The majority of Japanese families follow Shinto and Buddhist practices with regards to burial and funeral customs. Shinto is still the most popular sect to follow in wedding customs, and Buddhism is the most popular path to follow for funeral rites.
While mourners were formerly dressed in all white, today the custom is to dress in black. Funeral customs in Japan vary by region, by religion and economic situation of the family. Over ninety-nine percent of funerals are cremations, and even with cremations, space for keeping ashes is difficult to come by in cemeteries, and plots are extremely expensive.
Family gravestones in Japan are fairly small and hollow, allowing for the placement of urns of the deceased’s ashes. Some of the ashes of loved ones are kept at home. Embalming does not take place in Japan.
Early burials of the common people were often taken care of by the families, or the bodies were placed in mass graves or by the river. The Kyoto temple of Adashino Nembutsuji is an example of a mass grave where bodies were abandoned in the Heian era around the 9th century C.E. From the Edo Period (1603-1867) onward, the common people also began to follow the Buddhist traditions of funerals.
To begin, the body is first washed and gauze placed in the orifices. Either the family does this, or the hospital will take care of the washing. The body will be dressed in a suit or formal kimono if a man, and in a kimono if a woman. The hair and makeup are prepared by someone from the mortuary and the body is taken to the place where a wake will occur.
The body will be placed on dry ice until the funeral arrangements are decided upon and the body is placed in the casket. The mortician will ask the representative of the family about the arrangements such as:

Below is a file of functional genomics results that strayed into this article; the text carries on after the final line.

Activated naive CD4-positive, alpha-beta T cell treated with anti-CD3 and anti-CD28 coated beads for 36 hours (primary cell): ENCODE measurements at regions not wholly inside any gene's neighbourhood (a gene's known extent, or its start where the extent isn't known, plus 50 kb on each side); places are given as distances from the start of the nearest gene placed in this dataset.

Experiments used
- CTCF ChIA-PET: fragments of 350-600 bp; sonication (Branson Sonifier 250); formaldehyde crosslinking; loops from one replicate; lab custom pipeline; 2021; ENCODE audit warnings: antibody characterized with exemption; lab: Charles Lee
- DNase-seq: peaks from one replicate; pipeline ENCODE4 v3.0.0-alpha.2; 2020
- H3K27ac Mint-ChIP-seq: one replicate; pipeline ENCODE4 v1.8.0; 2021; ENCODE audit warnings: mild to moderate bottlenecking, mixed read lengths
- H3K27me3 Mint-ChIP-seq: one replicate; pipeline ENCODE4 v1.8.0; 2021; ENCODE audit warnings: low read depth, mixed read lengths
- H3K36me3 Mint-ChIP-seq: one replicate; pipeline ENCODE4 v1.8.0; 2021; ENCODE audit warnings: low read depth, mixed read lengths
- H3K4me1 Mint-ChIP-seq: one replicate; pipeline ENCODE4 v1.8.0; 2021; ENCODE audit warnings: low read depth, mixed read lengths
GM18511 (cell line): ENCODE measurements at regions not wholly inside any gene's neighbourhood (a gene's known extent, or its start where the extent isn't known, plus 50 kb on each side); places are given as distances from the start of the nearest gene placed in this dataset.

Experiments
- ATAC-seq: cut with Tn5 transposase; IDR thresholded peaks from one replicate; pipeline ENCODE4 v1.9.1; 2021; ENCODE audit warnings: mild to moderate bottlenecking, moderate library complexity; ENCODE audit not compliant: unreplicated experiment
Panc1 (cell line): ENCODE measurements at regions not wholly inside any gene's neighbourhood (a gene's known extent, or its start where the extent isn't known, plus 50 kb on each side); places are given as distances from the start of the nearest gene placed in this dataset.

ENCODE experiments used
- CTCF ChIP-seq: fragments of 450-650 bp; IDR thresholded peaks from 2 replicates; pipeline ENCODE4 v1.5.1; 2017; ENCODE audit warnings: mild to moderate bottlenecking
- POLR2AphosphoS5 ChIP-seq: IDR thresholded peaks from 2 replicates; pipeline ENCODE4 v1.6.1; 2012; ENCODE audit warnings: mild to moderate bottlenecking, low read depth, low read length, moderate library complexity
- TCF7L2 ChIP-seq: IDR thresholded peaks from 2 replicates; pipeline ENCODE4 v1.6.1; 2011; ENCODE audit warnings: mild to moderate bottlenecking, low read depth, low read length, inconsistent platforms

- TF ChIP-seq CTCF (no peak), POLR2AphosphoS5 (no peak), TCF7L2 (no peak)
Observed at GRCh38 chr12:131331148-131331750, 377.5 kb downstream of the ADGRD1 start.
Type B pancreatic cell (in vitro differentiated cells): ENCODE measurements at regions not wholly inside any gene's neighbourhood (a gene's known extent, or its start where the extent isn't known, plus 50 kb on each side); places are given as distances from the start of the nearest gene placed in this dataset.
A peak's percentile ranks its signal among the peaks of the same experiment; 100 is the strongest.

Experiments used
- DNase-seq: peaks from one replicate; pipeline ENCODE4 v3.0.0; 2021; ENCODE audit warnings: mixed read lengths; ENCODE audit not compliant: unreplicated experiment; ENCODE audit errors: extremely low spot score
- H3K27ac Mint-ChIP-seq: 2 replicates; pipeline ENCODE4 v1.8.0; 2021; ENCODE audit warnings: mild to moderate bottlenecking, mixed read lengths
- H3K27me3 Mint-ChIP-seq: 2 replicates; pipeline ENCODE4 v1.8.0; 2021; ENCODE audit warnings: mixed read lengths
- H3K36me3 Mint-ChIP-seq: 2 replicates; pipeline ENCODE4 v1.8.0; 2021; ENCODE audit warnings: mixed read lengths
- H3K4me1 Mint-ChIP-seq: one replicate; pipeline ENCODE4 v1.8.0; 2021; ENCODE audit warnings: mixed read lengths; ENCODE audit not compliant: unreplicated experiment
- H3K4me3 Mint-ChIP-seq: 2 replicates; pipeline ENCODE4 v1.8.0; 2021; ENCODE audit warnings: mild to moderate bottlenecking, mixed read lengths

- The day of the service
- Height of the altar that the body is placed upon
- Food for the guests at the wake
- Gifts for those who attend the wake or funeral
- Type of casket
These items are assembled at the funeral site and usually flowers and fruits are set up. The mortuary staff will place a white kimono, headband, sandals, socks and paper money into the casket. Other burnable items that the deceased was fond of such as cigarettes or candy can be added. The money is to pay the toll to cross the River of the Three Hells. More dry ice is then packed into the casket.
At the wake, two or three people greet the mourners and the people each sign the registry book. The mourners give an envelope with condolence money to the greeters and the amount is written on the outside of the envelope. This money is later given to the family.
Incense is lit at the altar by the casket and a bell is rung. The mourners visit with the relatives and then exit to another space where food and drinks are served to them.
When the Buddhist priest arrives he is served green tea and he talks with the family. Then he offers incense and reads a sutra. He then motions for the family to offer incense in order of their importance in the family. Following this ceremony, people may leave, and will be given a small gift as they go. The family will stay in the room that night with the deceased.
The funeral usually takes place on the day after the wake at the temple. A posthumous name is created by the priest and written on a wooden tablet which is placed before the altar. This posthumous name, or kaimyo, differs from the name the person held in life. It is supposed to help keep the deceased from returning every time the earthly name is repeated.
Again the priest recites and sutra and then motions for the family to begin lighting incense. The family member will place his/her hands together with a rosary wrapped around them, then bow. There is a final viewing and then the casket is sealed. Pallbearers carry the casket to the funeral hearse which is decorated like a temple.
The family and the casket arrive at the crematorium where the body is placed in the oven. They are told at what time they will be able to pick up the remains. Family members then pick up the remaining bones with chopsticks and place them in the urn. The urn may be taken home for the 49th day memorial service, or it may be taken directly to the cemetery. Customs vary with locality, sect and the wishes of the family. The first year Obon festival is also celebrated for the deceased, and many other anniversaries.
Here is a link to a video/slide show explanation of Traditional Japanese Burial Customs.